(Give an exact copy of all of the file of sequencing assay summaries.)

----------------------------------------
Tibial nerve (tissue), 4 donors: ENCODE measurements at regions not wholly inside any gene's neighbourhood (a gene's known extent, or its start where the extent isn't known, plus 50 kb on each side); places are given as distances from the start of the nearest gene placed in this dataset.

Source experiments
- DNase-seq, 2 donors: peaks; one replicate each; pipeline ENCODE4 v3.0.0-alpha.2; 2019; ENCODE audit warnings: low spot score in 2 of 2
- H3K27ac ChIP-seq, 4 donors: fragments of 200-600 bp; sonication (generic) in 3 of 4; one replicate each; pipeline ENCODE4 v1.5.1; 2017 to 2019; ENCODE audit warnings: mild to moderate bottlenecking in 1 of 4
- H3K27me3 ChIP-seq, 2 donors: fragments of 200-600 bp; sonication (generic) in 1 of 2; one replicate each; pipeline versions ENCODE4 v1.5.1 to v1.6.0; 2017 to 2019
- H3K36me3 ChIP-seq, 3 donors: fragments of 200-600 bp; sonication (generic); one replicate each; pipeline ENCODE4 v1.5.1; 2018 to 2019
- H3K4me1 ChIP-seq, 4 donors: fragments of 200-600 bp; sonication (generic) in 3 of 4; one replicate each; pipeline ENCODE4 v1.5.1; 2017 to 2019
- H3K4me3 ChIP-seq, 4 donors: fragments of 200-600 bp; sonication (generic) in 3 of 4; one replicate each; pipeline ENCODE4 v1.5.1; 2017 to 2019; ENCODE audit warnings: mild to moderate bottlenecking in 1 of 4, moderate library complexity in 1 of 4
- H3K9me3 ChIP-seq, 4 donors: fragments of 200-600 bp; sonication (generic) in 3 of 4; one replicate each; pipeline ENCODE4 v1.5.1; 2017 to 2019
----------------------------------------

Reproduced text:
Tibial nerve (tissue), 4 donors: ENCODE measurements at regions not wholly inside any gene's neighbourhood (a gene's known extent, or its start where the extent isn't known, plus 50 kb on each side); places are given as distances from the start of the nearest gene placed in this dataset.

Source experiments
- DNase-seq, 2 donors: peaks; one replicate each; pipeline ENCODE4 v3.0.0-alpha.2; 2019; ENCODE audit warnings: low spot score in 2 of 2
- H3K27ac ChIP-seq, 4 donors: fragments of 200-600 bp; sonication (generic) in 3 of 4; one replicate each; pipeline ENCODE4 v1.5.1; 2017 to 2019; ENCODE audit warnings: mild to moderate bottlenecking in 1 of 4
- H3K27me3 ChIP-seq, 2 donors: fragments of 200-600 bp; sonication (generic) in 1 of 2; one replicate each; pipeline versions ENCODE4 v1.5.1 to v1.6.0; 2017 to 2019
- H3K36me3 ChIP-seq, 3 donors: fragments of 200-600 bp; sonication (generic); one replicate each; pipeline ENCODE4 v1.5.1; 2018 to 2019
- H3K4me1 ChIP-seq, 4 donors: fragments of 200-600 bp; sonication (generic) in 3 of 4; one replicate each; pipeline ENCODE4 v1.5.1; 2017 to 2019
- H3K4me3 ChIP-seq, 4 donors: fragments of 200-600 bp; sonication (generic) in 3 of 4; one replicate each; pipeline ENCODE4 v1.5.1; 2017 to 2019; ENCODE audit warnings: mild to moderate bottlenecking in 1 of 4, moderate library complexity in 1 of 4
- H3K9me3 ChIP-seq, 4 donors: fragments of 200-600 bp; sonication (generic) in 3 of 4; one replicate each; pipeline ENCODE4 v1.5.1; 2017 to 2019